If you didn’t know, I’m a fan of the blog A Practical Wedding. It’s a refreshing voice in the sea of wedding blogs focused purely on aesthetics, taking time to tackle some of the big issues of wedding planning (like all of those raging emotions!). Today there was a post on revelations while being Unplugged and I wanted to take the time to share some great quotes, so here they are:
- “So we were lying together in the hammock, holding hands, watching the sun turn the tops of the trees pink, and listening to the birds sing their farewell song. I realized the moment reminded me of the best parts of my childhood, and that I hadn’t been able to just sit and enjoy my surroundings like this for ages. The hard work of unplugging was finally paying off, and for the first time in a long time I felt like my work was serving my life, instead of my life serving my work.”
- “We’re the land of huge houses, huge cars, huge credit card debts, and hugely long working days, so we were never going to be worried about having just enough. Nope. We want it all. And we’re juggling and hustling and stressing and guilting ourselves as we strive for a goal that we are convinced isn’t impossible…”
- “If you add that up and assume 8 hours of sleep a night, that gives the average American a grand total 13 free hours a week, give or take. And by ‘free time’ I mean time they need to spend eating and dressing themselves.”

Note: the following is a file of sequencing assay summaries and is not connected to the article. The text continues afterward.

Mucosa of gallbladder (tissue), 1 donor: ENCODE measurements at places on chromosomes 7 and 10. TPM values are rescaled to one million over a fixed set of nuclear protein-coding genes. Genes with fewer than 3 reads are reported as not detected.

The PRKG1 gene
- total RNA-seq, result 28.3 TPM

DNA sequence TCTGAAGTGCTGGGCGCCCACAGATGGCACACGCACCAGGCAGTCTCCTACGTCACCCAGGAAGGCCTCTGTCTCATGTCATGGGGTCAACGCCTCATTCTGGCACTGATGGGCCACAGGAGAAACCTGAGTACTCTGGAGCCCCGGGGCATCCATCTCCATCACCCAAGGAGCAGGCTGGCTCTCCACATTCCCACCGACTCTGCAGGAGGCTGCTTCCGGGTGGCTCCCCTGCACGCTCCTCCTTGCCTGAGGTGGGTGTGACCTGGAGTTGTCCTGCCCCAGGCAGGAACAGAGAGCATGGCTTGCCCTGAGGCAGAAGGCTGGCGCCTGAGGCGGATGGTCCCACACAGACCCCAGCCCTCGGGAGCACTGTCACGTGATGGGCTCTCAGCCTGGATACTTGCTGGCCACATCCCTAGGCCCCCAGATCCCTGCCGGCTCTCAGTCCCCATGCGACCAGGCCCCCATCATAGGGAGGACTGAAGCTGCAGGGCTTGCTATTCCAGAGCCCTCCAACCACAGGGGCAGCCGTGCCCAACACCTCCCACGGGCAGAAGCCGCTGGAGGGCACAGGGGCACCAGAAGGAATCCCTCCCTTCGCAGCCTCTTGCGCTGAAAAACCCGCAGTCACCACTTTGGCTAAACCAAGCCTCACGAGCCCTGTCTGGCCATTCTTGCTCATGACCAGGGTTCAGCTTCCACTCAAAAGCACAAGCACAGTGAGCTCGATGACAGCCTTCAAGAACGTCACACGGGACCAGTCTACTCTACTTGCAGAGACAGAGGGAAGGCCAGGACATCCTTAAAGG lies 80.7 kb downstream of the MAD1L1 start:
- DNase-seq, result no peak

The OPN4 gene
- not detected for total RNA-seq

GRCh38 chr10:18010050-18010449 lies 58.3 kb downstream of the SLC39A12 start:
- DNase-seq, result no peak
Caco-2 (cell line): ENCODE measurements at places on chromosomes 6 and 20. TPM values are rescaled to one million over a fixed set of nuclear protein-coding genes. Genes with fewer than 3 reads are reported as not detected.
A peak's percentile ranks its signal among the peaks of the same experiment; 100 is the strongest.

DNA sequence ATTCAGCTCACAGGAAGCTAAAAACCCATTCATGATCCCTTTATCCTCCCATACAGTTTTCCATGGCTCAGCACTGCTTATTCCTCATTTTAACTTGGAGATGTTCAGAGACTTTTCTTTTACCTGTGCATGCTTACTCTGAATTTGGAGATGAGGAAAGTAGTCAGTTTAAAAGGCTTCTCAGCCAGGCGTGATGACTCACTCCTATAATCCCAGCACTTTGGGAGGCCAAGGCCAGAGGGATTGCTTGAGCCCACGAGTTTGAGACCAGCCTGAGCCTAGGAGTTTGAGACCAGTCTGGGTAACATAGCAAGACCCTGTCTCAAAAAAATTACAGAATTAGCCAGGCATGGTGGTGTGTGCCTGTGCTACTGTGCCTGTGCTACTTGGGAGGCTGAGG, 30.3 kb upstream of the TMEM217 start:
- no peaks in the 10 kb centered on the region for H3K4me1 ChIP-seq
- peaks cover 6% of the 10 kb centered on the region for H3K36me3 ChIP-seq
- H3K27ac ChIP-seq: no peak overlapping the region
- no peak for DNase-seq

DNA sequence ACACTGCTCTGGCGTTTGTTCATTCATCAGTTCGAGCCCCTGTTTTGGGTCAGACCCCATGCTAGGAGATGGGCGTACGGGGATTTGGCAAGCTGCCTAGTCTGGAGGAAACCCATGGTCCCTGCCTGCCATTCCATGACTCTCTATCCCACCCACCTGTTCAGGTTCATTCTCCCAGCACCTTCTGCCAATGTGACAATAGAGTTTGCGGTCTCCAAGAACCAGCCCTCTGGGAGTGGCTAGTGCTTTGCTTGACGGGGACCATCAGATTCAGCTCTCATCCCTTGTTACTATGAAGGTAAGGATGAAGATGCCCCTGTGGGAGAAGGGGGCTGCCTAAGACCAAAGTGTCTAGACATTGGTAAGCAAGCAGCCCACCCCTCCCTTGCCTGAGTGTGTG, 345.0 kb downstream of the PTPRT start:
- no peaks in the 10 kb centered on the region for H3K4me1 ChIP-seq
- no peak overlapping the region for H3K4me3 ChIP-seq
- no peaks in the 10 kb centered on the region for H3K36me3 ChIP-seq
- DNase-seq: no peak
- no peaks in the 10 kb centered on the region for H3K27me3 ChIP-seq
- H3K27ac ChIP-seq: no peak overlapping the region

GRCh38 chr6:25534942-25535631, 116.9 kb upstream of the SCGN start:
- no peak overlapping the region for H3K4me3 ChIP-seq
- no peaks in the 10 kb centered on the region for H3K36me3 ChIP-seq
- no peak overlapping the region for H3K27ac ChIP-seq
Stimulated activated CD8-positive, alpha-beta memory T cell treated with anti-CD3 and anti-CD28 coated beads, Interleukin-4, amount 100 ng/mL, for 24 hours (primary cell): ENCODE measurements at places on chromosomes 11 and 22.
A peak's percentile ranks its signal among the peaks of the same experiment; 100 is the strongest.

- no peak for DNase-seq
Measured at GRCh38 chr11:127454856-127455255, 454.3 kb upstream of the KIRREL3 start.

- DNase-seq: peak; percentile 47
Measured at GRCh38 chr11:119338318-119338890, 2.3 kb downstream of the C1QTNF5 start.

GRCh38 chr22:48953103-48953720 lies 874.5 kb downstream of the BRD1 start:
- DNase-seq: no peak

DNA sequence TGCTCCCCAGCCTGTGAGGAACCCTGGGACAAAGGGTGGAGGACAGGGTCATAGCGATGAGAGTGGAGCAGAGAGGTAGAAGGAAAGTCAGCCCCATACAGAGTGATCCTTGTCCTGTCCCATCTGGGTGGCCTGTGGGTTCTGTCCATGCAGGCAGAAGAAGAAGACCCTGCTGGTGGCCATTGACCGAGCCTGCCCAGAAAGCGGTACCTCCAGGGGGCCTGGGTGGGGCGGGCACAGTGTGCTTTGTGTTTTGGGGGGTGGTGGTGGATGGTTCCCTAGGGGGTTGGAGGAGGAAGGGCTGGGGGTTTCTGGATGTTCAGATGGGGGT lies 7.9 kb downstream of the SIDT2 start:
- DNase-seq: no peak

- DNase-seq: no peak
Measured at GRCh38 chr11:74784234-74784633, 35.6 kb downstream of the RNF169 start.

- “‘My problem wasn’t so much working in front of computers all day. My problem was the way my brain was reacting off of computers. My old, less jumpy brain was what I was missing. I missed that unspooling reel of thought. I missed writing longhand and not wondering if an email had come in while I was doing it. I missed staring up at the leaves on a tree and thinking about nothing in particular.'”
- “’Even as I watch myself, and those around me, cramming our days with messages to check, alerts to read, and Pinterest boards to fill, I know those actions are not really our goal. We’re reading blogs because we crave smart conversation and connection. We’re pinning things to remind us of what our lives could be. We’re finding places online that we fit, to remind us of who we are. But at some point you have to stop pinning, and start doing. Sure, those pinboards of party ideas are great, but what’s really excellent is lying around the deck with your friends eating cake, not thinking about doing it.’”
- “Unplugging allowed me to step back and get some perspective on what matters in the flesh and blood world. And it’s my kid, my husband, my friends, and doing work I love.”
Now I love the internet, but sometimes we need to step away for a while so it doesn’t take over. The internet can be an awesome way to connect with people and a great learning tool, but when we allow it to overstep its bounds it detracts from meaningful moments in our lives.